Importantly, we were able to demonstrate that these data-driven efficiencies are merger-specific—that is, they can only be achieved through the merger. In particular, the efficiencies were unlikely to be achieved through a mere contractual relationship between independently-owned companies, where allocating the costs and risks associated with the joint investment needed to reduce medical costs is particularly challenging.

As the DOJ recognized in concluding its investigation of the CVS Health-Aetna merger, the resulting “integrated pharmacy and health benefits company . . . has the potential to generate benefits by improving the quality and lowering the costs of the healthcare services that American consumers can obtain.”16


Offensive use of big data has helped clear the path to government approvals of the CVS Health-Aetna and other mergers. By understanding current, inefficient data limitations and ways to overcome them, companies can show that mergers will facilitate the use of data to improve products and lower costs, ultimately to the benefit of consumers.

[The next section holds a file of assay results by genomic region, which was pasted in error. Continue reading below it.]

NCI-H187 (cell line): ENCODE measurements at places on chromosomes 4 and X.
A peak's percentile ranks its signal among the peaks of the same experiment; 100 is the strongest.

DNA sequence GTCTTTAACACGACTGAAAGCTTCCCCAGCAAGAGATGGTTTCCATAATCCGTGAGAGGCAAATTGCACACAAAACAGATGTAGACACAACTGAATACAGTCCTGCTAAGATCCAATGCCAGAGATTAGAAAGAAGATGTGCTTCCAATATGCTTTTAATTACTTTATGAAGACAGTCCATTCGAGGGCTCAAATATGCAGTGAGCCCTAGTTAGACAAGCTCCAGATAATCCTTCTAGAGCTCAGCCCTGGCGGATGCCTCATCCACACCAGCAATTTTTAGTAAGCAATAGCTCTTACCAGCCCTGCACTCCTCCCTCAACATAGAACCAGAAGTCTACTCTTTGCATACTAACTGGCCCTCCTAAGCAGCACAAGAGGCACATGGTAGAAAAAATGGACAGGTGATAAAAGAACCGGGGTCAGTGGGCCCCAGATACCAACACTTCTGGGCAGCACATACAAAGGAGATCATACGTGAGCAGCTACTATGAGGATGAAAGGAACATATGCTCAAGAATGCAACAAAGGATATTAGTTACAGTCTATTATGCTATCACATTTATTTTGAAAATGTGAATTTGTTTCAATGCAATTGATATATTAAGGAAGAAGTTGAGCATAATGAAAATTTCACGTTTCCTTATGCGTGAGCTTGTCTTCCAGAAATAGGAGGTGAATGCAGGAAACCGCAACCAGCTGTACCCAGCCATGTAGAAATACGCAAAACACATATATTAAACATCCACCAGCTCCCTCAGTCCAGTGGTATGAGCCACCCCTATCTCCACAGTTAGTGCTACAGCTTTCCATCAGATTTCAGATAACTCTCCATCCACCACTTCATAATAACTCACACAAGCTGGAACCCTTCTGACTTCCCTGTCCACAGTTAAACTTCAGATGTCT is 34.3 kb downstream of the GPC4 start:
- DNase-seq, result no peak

1) See American Bar Association Section of Antitrust Law, Artificial Intelligence & Machine Learning: Emerging Legal and Self-Regulatory Considerations (Part One), at 2 (Sept. 30, 2019),


2) Richard Vandeford, Tech Players Extensively Meeting with DOJ as Big Tech Probe Continues, MLex, Nov. 6, 2019.

3) See Decision & Order at 5-8, In re CoreLogic, Inc., FTC Docket No. C-4458 (May 21, 2014),

4) See Decision & Order at 5-7, In re Nielsen Holdings N.V., FTC Docket No. C-4439 (Feb. 28, 2014),

5) See Final Judgment at 13-21, United States v. Google Inc., Case No. 1:11-cv-00688 (D.D.C. Oct. 5, 2011),

6) Press Release, U.S. Department of Justice, Antitrust Division, Statement of the Department of Justice Antitrust Division on Its Decision to Close Its Investigation of the Internet Search and Paid Search Advertising Agreement Between Microsoft Corporation and Yahoo! Inc. (Feb. 18, 2010),